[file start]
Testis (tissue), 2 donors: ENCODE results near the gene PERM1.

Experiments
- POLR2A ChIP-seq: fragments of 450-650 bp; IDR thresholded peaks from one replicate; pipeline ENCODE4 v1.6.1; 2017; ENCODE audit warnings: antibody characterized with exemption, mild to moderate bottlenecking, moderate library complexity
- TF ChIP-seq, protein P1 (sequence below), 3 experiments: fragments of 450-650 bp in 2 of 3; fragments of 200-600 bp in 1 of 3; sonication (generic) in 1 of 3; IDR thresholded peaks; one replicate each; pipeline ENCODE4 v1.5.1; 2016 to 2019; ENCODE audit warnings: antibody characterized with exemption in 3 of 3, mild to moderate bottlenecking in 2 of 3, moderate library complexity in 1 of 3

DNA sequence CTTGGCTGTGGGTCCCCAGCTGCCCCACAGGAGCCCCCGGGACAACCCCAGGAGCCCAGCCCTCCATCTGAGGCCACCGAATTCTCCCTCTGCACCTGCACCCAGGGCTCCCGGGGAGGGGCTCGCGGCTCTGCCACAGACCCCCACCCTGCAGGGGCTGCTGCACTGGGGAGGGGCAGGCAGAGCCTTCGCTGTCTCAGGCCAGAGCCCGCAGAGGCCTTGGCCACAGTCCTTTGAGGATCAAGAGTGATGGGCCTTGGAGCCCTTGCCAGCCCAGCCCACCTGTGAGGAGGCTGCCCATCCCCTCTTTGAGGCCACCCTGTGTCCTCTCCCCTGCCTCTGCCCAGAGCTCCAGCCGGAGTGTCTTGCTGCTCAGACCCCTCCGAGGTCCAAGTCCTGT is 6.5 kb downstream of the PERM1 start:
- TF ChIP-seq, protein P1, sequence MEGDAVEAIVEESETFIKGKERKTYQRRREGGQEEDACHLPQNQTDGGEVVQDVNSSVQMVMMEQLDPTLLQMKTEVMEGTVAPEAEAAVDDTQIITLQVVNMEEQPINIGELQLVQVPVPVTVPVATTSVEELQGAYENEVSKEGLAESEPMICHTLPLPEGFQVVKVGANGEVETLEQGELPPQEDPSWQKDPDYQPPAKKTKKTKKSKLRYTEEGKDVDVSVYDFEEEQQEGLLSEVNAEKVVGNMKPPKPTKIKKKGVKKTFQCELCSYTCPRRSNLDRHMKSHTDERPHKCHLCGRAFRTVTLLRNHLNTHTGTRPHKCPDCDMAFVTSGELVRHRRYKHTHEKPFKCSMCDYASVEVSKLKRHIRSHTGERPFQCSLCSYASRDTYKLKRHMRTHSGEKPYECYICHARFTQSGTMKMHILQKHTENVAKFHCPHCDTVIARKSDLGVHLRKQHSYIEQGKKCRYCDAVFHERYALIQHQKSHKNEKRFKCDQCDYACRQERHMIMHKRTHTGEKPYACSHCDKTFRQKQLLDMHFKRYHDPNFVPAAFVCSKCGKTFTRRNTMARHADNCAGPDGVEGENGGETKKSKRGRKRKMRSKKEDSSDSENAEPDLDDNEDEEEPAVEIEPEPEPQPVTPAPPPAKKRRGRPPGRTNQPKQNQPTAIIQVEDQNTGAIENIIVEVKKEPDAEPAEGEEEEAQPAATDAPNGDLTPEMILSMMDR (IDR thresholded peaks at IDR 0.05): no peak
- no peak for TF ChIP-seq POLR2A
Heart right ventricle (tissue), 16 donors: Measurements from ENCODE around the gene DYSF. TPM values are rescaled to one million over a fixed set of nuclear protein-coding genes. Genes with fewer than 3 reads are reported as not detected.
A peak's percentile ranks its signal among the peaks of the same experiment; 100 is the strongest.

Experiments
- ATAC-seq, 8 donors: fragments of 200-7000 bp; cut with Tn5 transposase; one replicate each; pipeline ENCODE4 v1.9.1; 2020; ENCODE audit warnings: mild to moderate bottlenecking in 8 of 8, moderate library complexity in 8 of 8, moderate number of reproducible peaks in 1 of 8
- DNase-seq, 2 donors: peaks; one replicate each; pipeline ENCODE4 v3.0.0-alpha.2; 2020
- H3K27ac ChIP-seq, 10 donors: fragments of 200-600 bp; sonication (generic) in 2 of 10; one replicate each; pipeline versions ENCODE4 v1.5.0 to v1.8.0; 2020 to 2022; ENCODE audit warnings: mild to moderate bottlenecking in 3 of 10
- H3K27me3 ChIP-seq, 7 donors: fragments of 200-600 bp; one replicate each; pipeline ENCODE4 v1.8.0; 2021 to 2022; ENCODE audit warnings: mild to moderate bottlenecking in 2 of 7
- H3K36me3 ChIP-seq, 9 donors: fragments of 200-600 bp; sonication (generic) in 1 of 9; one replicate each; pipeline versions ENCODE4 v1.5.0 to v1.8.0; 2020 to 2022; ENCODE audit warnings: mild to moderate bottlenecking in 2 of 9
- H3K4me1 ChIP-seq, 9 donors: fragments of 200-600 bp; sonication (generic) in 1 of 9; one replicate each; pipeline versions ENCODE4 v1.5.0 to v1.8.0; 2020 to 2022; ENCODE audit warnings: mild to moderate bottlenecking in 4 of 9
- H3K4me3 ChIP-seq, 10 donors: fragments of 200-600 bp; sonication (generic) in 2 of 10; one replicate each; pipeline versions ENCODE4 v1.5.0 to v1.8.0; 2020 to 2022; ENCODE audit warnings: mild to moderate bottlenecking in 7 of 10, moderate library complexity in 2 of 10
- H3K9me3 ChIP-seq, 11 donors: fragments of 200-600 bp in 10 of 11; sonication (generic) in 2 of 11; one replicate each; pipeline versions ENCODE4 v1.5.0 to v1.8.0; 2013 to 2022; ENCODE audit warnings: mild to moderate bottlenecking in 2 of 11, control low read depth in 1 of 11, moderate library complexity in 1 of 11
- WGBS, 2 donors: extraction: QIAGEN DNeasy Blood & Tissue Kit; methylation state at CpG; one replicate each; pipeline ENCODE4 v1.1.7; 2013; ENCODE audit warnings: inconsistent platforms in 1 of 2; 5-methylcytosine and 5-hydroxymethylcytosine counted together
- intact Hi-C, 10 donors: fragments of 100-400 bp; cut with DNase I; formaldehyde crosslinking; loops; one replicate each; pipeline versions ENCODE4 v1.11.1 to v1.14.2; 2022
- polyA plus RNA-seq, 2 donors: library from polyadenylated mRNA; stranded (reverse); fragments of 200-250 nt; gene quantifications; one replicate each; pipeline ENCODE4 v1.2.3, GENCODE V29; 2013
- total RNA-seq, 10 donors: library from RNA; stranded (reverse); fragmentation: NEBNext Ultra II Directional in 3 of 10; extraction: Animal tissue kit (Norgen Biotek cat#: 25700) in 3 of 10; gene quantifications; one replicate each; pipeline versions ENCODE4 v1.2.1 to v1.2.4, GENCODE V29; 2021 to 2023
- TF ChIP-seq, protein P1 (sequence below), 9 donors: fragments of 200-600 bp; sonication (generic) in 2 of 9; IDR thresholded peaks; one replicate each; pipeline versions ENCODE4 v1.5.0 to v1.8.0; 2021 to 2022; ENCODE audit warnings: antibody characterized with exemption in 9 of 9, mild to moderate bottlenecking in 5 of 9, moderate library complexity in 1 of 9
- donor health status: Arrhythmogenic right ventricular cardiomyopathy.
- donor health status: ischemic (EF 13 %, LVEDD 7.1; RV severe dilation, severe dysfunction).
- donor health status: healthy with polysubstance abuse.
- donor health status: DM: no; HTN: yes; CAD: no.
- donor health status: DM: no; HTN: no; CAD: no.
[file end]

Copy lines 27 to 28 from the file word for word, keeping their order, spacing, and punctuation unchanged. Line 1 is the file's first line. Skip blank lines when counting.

- donor health status: DM: no; HTN: yes; CAD: no.
- donor health status: DM: no; HTN: no; CAD: no.